Senate Votes to Restore Budget Cuts; Barbour Promises Veto | Jackson Free Press | Jackson, MS

Senate Votes to Restore Budget Cuts; Barbour Promises Veto


Gov. Haley Barbour will give his annual State of the State address tonight.

Gov. Haley Barbour claims he will veto a bill the Mississippi Senate passed today that would restore funding to offset cuts he made to state agencies. "This bill spends too much, burns too much of our reserves, and fails to adequately address Corrections, where we still face the possibility of turning criminals loose due to the lack of funding. I expect the bill to reach my desknext week, and I will veto it and send it back to the Legislature," Barbour said in a statement.

Today, the Senate voted 26-22 to concur with an amendment the House approved last week, rolling back cuts to some aspects of the state's budget that Gov. Haley Barbour advocates cutting.

"A lot of Republicans, as well as conservative Democrats, are feeling the pressure back home to restore some of these cuts," said Sen. John Horhn, D-Jackson, who was not present at the vote. "They're hearing that the state is suffering irreparable harm, especially in terms of education, if they don't do something to restore the money. You can only cut so much before doing serious damage."

The amendment to Senate Bill 2688 takes almost $70 million from the state's historic 1999 tobacco settlement and other funds and redistributes it to the Mississippi Adequate Education Program--a formula that steers state money to low-revenue school districts. The amendment also steers extra money to the State Tax Commission and the Department of Mental Health, which is reeling from budget cuts this year.

"We're disappointed that anyone would oppose this agreement," said Nancy Loome, director of education-lobbying group The Parents' Campaign. "It's a wonderful compromise between the House and Senate position on budget problems. It's halfway between the two in terms of the total amount of money restored. It's hard to imagine why anyone would vote against it."

Both the House and Senate will have to mount a veto-override to pursue the compromise, but the Barbour-friendly Senate may have a difficult time gathering enough votes for the endeavor.

"We hope that some of the senators who voted against concurrence will help us override that veto," Loome said. "We're hearing from scores of people who are terribly frustrated with their senators. They feel they're not being heard and that their representatives are out of touch with their communities. It's important they have legislators who understand the importance of strong public schools."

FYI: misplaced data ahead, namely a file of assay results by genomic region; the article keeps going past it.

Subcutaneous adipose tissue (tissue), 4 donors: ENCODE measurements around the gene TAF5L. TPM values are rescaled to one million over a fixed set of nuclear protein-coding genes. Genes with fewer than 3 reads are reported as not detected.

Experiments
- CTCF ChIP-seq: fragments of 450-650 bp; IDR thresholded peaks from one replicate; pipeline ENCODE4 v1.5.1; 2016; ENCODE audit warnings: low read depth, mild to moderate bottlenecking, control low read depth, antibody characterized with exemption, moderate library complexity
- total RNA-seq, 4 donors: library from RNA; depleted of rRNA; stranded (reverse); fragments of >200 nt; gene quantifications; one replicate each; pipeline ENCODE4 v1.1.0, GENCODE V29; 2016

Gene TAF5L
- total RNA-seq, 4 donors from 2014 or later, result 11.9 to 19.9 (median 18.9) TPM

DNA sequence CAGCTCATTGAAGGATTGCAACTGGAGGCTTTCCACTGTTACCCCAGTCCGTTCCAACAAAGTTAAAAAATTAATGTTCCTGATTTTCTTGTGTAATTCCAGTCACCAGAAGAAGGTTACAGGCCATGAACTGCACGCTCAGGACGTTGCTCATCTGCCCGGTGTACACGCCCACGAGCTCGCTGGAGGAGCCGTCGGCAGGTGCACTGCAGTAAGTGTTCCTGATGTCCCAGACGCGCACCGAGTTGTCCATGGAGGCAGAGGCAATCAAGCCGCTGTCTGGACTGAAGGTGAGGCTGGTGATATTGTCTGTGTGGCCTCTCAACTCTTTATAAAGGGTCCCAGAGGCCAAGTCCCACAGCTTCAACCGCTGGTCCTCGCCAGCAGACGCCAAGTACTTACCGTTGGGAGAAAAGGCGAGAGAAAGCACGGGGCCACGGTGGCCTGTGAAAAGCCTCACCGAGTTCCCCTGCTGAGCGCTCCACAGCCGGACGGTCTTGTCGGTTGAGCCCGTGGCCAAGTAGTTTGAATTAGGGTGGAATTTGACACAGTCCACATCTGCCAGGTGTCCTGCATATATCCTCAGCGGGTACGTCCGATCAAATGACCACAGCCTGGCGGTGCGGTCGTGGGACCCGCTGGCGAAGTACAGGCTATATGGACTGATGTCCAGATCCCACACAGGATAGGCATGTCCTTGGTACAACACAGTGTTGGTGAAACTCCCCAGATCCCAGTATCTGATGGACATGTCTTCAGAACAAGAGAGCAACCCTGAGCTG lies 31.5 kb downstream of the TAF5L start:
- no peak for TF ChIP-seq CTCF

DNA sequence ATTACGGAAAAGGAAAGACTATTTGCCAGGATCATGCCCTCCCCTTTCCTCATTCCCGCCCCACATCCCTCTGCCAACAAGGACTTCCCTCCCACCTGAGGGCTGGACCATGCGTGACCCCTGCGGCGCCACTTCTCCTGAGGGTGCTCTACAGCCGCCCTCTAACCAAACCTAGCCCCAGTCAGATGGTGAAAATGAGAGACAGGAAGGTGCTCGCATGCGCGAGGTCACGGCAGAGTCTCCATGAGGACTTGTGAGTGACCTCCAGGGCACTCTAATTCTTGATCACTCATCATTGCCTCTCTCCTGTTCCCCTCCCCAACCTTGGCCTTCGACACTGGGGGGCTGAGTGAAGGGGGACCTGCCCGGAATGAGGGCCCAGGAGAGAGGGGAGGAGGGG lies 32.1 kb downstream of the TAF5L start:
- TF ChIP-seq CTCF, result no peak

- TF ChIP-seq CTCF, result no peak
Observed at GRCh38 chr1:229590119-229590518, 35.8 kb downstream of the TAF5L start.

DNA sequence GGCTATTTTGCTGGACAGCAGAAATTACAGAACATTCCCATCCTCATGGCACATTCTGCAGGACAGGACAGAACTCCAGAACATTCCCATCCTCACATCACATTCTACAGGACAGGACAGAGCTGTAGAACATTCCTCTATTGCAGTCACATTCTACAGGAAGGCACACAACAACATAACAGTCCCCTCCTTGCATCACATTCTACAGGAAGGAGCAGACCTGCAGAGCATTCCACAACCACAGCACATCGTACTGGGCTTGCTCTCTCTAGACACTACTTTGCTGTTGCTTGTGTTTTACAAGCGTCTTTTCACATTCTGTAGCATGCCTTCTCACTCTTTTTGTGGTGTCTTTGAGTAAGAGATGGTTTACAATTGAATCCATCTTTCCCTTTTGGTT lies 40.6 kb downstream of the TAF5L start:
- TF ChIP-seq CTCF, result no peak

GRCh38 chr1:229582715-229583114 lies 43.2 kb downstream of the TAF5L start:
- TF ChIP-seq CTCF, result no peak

Previous Comments


That would be unfortunate Baquan, I am really curious who the Republicans will field as their candidate for 2012 but it's a long way off yet. I think that you can only blame the Bush Administration for so much and then it just starts looking like you are making excuses for failed policy. Bush had a $600 Billion dollar budget deficit plus the $700 Billon from TARP but $500 Billion of that has been repaid. So the former administration left an $800 Billion Dollar hole in the budget. No one can deny that it is the Obama Administration and the Democrat congress who have almost doubled that in one year. Don't blame the Republicans because Democrats are making them look like rank amateurs in the deficit spending arena. And just saying -Well, the Republicans did it too- is no justification for proceeding with a failed policy. If they did it and it failed why do we want to keep doing something that has been shown is a bad idea? Judging from the Polls we haven't forgotten that the incumbents, all of them, are to blame for what they have done or chose not to do. It is a tough time right now if you are trying to get re-elected. I think most people are just plain sick of the Republicans blaming the Democrats and vice versa. I think most people just want the problems fixed and government spending brought under control and they don't really care who does it.


Thanks to all our new JFP VIPs!

COVID-19 has closed down the main sources of the JFP's revenue -- concerts, festivals, fundraisers, restaurants and bars. If everyone reading this article gives $5 or more, we should be able to continue publishing through the crisis. Please pay what you can to keep us reporting and publishing.


Use the comment form below to begin a discussion about this content.

comments powered by Disqus